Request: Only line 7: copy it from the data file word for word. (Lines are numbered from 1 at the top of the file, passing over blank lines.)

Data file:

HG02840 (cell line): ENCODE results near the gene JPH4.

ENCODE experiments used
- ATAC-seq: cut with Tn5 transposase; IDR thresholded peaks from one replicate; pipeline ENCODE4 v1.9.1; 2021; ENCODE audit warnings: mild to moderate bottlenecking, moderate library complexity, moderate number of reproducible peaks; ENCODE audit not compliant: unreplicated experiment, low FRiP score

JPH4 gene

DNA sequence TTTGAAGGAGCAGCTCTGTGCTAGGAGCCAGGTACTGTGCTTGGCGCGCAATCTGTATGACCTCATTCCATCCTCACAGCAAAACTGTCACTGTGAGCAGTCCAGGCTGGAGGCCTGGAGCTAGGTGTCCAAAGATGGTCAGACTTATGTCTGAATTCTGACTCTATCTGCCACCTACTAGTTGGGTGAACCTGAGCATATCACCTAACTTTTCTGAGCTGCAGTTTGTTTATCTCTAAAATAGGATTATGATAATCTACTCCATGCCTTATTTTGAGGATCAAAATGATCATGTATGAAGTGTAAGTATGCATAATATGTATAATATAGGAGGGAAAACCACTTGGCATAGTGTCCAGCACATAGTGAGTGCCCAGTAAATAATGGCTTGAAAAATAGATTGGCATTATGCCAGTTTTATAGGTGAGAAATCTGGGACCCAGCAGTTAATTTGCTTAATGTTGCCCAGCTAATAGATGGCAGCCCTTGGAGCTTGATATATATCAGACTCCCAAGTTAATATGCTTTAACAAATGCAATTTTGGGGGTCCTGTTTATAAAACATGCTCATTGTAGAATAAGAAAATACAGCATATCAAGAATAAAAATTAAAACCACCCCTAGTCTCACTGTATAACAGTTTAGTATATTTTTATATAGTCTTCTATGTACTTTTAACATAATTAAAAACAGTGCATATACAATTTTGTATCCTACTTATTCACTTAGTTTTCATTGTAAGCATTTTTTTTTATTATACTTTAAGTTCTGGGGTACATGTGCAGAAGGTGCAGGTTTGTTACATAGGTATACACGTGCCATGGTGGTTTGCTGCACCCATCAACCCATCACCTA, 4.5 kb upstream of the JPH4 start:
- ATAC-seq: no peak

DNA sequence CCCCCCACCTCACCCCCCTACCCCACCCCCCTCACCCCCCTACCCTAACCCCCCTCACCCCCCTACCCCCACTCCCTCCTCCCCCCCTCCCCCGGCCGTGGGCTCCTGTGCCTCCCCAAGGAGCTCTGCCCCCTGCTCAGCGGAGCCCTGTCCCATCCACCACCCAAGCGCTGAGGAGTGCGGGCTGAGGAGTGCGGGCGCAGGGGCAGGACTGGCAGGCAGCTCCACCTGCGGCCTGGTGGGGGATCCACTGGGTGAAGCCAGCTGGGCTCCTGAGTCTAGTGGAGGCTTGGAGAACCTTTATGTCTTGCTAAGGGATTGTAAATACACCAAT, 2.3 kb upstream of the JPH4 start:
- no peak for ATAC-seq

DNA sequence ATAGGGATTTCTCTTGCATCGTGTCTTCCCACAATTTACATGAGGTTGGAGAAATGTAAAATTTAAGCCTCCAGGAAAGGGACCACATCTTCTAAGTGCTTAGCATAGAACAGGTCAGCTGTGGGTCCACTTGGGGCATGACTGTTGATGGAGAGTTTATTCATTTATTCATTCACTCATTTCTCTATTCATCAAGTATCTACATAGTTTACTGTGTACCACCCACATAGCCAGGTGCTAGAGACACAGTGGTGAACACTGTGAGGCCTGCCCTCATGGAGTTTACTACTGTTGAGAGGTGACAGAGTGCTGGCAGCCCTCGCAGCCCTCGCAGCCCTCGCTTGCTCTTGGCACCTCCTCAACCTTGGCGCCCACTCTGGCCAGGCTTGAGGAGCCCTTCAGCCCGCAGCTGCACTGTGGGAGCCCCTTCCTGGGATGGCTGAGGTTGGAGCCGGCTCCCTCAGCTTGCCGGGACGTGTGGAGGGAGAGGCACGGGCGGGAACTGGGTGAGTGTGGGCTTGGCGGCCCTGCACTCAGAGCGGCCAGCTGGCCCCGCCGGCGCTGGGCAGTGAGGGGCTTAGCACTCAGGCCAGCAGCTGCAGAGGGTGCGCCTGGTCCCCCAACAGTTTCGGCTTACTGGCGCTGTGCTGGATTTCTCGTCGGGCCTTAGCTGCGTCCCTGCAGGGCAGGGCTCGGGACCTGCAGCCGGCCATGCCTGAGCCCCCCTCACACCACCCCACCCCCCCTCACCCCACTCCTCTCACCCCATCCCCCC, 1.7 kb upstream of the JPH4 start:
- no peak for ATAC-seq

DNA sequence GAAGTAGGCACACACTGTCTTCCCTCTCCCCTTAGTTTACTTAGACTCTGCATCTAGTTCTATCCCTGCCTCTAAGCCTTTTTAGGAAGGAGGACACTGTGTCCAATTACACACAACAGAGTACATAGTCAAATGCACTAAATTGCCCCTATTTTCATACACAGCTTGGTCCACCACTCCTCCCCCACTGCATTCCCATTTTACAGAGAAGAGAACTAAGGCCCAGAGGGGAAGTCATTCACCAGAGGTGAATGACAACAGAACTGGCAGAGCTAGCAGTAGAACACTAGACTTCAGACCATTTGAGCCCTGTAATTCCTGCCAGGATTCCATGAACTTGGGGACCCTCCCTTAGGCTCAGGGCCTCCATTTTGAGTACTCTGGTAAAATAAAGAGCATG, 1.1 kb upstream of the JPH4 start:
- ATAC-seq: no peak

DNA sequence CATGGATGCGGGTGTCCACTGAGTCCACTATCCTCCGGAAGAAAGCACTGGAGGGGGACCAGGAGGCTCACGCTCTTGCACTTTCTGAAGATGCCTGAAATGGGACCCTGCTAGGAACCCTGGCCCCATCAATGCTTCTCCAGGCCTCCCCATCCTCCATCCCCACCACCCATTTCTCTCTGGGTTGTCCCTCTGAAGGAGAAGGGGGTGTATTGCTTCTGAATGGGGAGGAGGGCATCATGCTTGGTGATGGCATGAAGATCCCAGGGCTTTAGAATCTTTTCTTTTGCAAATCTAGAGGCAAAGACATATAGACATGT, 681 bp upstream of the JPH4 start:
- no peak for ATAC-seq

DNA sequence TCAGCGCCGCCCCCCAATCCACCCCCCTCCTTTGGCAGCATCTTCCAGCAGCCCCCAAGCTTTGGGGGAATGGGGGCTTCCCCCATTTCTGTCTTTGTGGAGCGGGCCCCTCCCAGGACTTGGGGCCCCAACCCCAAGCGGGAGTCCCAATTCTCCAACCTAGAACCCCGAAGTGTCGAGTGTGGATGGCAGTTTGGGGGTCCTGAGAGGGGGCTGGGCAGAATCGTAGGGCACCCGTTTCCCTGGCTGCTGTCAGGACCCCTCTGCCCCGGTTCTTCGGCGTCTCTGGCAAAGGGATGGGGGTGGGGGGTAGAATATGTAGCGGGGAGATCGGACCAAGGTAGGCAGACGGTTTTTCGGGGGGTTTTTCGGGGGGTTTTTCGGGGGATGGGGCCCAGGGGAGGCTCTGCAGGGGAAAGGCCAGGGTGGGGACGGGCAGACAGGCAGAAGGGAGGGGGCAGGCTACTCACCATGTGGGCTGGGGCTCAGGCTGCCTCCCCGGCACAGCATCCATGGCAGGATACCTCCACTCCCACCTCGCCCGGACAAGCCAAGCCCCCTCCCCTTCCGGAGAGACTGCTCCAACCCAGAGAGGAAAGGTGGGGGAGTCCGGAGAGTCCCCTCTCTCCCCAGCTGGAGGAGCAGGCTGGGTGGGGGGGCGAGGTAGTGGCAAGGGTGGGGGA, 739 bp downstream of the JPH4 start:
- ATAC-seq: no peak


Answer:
DNA sequence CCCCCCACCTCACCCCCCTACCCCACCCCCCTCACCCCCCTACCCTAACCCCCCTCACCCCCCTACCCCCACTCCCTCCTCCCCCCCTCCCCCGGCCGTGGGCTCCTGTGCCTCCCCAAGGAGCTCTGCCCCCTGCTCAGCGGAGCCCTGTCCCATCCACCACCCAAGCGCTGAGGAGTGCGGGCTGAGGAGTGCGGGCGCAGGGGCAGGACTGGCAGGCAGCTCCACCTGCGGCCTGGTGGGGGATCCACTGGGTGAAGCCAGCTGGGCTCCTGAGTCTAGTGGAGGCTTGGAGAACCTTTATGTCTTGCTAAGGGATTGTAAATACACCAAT, 2.3 kb upstream of the JPH4 start: